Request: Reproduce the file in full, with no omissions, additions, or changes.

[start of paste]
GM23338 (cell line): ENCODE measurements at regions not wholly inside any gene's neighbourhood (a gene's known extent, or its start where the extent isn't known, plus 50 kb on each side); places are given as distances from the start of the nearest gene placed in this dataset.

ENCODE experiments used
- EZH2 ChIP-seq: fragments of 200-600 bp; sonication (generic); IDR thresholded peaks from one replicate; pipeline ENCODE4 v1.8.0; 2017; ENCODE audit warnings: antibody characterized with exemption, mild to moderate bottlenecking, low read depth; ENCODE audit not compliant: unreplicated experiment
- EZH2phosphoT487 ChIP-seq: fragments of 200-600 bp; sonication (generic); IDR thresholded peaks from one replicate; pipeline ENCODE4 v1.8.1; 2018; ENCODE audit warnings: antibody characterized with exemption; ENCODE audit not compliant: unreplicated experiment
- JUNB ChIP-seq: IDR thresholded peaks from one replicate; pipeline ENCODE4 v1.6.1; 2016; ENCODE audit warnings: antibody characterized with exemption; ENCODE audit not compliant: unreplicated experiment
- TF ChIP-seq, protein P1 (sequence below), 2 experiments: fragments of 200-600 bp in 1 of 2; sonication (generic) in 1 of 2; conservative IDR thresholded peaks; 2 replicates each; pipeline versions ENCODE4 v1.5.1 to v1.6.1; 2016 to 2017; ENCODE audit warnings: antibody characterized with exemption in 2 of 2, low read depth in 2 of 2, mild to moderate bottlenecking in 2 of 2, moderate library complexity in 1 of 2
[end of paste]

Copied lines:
GM23338 (cell line): ENCODE measurements at regions not wholly inside any gene's neighbourhood (a gene's known extent, or its start where the extent isn't known, plus 50 kb on each side); places are given as distances from the start of the nearest gene placed in this dataset.

ENCODE experiments used
- EZH2 ChIP-seq: fragments of 200-600 bp; sonication (generic); IDR thresholded peaks from one replicate; pipeline ENCODE4 v1.8.0; 2017; ENCODE audit warnings: antibody characterized with exemption, mild to moderate bottlenecking, low read depth; ENCODE audit not compliant: unreplicated experiment
- EZH2phosphoT487 ChIP-seq: fragments of 200-600 bp; sonication (generic); IDR thresholded peaks from one replicate; pipeline ENCODE4 v1.8.1; 2018; ENCODE audit warnings: antibody characterized with exemption; ENCODE audit not compliant: unreplicated experiment
- JUNB ChIP-seq: IDR thresholded peaks from one replicate; pipeline ENCODE4 v1.6.1; 2016; ENCODE audit warnings: antibody characterized with exemption; ENCODE audit not compliant: unreplicated experiment
- TF ChIP-seq, protein P1 (sequence below), 2 experiments: fragments of 200-600 bp in 1 of 2; sonication (generic) in 1 of 2; conservative IDR thresholded peaks; 2 replicates each; pipeline versions ENCODE4 v1.5.1 to v1.6.1; 2016 to 2017; ENCODE audit warnings: antibody characterized with exemption in 2 of 2, low read depth in 2 of 2, mild to moderate bottlenecking in 2 of 2, moderate library complexity in 1 of 2